The Itch

(Critical Survey of Contemporary Fiction)

In her second novel, The Itch, Benilde Little visits familiar territory, the African American upper-middle class. Abra Lewis Dixon seems to have it all—an Ivy League education, a financially successful husband, a home in the suburbs, and membership into a prosperous social circle. After several years of marriage, Abra discovers her husband, Cullen, has been unfaithful. Abra’s “perfect” world collapses and she embarks on a journey of self-discovery and renewal.

Natasha Coleman, Abra’s childhood friend, is the daughter of a successful businessman. She, like Abra, seems to have everything—a loving family, a successful career, and financial status. Natasha attended the “right” schools and mixes with an influential crowd. Natasha’s world takes a delightful turn, just as Abra’s collapses, when Natasha falls in love with the handsome, upwardly mobile Miles. Although Natasha thinks she has found the perfect mate, Miles is not ready to settle down.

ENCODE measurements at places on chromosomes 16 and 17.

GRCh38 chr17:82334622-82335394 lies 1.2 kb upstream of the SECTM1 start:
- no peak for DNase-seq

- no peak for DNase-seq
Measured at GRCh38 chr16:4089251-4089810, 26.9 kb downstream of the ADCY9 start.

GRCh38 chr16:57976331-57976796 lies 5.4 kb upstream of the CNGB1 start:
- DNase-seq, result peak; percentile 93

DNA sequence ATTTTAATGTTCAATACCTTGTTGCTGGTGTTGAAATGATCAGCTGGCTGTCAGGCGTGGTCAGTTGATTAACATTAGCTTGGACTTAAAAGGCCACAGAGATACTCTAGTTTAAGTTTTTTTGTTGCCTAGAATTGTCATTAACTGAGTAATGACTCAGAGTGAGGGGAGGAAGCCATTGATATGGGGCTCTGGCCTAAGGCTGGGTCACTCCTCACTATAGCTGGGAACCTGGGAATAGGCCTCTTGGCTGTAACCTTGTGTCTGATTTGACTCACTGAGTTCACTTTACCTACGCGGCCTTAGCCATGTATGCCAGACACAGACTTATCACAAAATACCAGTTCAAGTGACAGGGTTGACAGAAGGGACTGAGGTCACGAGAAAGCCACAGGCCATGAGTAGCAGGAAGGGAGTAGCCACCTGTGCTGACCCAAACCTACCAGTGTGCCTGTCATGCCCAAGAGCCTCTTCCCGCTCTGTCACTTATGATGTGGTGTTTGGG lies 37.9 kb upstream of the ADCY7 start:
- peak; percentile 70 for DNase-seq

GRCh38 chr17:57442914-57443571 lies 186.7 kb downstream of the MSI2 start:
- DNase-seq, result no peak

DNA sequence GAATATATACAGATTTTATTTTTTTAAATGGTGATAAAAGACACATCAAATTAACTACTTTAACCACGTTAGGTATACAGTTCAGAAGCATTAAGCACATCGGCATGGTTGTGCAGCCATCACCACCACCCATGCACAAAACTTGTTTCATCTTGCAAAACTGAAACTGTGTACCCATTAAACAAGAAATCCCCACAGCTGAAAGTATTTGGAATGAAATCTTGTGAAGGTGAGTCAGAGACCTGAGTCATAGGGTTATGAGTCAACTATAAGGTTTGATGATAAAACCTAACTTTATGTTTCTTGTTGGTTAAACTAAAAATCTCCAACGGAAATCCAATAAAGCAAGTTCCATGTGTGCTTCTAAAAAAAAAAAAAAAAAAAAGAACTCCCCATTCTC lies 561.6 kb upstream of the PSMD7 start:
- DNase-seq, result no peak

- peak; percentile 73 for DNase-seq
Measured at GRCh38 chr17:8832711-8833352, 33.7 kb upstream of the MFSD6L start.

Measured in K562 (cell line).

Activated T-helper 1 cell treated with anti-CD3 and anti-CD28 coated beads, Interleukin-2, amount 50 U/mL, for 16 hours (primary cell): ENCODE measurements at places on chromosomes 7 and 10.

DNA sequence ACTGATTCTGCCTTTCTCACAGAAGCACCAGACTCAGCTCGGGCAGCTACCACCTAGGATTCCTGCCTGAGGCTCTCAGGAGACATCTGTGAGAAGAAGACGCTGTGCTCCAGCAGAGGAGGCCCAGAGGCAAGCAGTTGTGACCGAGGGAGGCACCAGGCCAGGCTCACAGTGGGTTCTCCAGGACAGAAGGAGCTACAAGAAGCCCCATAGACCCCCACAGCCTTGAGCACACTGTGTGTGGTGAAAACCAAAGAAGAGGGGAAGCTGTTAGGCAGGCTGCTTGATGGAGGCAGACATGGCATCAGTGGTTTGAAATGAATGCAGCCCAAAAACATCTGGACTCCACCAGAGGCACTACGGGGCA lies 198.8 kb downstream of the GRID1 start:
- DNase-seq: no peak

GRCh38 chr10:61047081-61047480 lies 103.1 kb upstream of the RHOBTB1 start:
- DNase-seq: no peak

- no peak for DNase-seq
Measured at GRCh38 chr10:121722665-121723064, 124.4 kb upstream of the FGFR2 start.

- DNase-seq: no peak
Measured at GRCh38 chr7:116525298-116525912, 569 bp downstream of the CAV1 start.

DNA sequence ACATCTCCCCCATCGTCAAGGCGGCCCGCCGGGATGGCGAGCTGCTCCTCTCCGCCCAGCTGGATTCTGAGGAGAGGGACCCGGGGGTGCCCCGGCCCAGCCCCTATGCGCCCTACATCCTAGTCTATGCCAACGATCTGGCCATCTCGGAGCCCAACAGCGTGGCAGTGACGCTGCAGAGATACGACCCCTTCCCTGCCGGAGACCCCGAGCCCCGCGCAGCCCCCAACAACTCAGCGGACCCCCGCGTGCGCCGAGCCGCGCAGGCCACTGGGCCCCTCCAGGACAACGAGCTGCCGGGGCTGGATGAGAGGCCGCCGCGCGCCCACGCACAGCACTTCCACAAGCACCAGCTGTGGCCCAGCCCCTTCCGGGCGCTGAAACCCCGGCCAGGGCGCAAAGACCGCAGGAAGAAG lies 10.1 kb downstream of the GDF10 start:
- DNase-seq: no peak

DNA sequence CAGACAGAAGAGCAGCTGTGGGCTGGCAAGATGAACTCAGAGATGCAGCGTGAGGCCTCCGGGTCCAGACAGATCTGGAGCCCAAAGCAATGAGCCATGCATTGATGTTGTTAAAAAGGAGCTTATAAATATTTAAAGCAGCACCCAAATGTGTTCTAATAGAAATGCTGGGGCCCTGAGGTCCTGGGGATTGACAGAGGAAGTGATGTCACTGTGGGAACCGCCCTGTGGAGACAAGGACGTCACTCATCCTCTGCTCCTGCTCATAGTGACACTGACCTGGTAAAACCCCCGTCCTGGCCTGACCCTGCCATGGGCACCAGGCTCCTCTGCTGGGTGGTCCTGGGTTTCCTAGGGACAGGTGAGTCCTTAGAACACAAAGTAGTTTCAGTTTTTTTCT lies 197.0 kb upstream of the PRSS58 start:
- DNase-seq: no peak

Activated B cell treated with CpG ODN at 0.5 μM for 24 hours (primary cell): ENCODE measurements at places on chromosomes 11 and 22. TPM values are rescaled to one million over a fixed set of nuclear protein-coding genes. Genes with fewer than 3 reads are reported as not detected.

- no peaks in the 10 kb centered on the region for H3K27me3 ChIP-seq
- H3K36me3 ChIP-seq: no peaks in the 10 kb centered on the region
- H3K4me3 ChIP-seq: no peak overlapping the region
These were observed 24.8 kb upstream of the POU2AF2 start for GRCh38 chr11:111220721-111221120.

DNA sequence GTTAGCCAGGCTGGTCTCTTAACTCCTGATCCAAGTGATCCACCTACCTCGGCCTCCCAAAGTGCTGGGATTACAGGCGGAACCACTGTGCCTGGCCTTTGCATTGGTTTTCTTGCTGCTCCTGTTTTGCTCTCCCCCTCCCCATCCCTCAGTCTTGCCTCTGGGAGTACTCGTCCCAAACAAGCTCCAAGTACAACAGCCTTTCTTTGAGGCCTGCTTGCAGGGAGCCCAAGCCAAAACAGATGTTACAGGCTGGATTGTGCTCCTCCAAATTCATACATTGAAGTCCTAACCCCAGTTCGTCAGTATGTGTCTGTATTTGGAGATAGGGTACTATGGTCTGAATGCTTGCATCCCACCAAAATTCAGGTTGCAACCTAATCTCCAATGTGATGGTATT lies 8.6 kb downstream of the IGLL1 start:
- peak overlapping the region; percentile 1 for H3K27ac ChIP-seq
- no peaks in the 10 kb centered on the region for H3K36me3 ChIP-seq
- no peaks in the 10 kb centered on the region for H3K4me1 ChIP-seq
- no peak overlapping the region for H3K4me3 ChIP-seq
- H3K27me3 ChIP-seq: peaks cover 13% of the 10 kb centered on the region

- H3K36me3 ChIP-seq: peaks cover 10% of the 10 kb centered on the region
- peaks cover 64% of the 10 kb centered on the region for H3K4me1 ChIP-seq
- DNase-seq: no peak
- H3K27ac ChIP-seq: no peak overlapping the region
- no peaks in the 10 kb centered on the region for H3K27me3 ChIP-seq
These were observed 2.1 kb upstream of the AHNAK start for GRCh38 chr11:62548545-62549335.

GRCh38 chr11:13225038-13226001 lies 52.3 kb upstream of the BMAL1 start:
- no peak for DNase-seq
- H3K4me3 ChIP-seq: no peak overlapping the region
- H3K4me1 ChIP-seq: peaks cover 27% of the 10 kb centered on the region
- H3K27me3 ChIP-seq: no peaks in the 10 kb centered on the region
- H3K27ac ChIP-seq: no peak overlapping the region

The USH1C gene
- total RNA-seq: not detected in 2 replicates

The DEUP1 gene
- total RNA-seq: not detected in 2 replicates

Abra, Natasha, and their friends all enjoy lives of privilege, but they are all missing something in their lives. Identifying and dealing with that “itch” is the crux of the novel. Little does a fine job of portraying an interesting mix of characters and the plot moves along at a good pace. Readers will cheer for Abra as she discovers her own strength and learns that she can make herself happy. Little’s audience will hope Natasha finds the missing piece of the puzzle to complete her life. Although the reader is left with the sense that these women have indeed identified their itch, the question remains whether they will permanently relieve that itch. The ending does not answer that question. After an incredible build-up of characters and plot, the ending was rather flat and disappointing.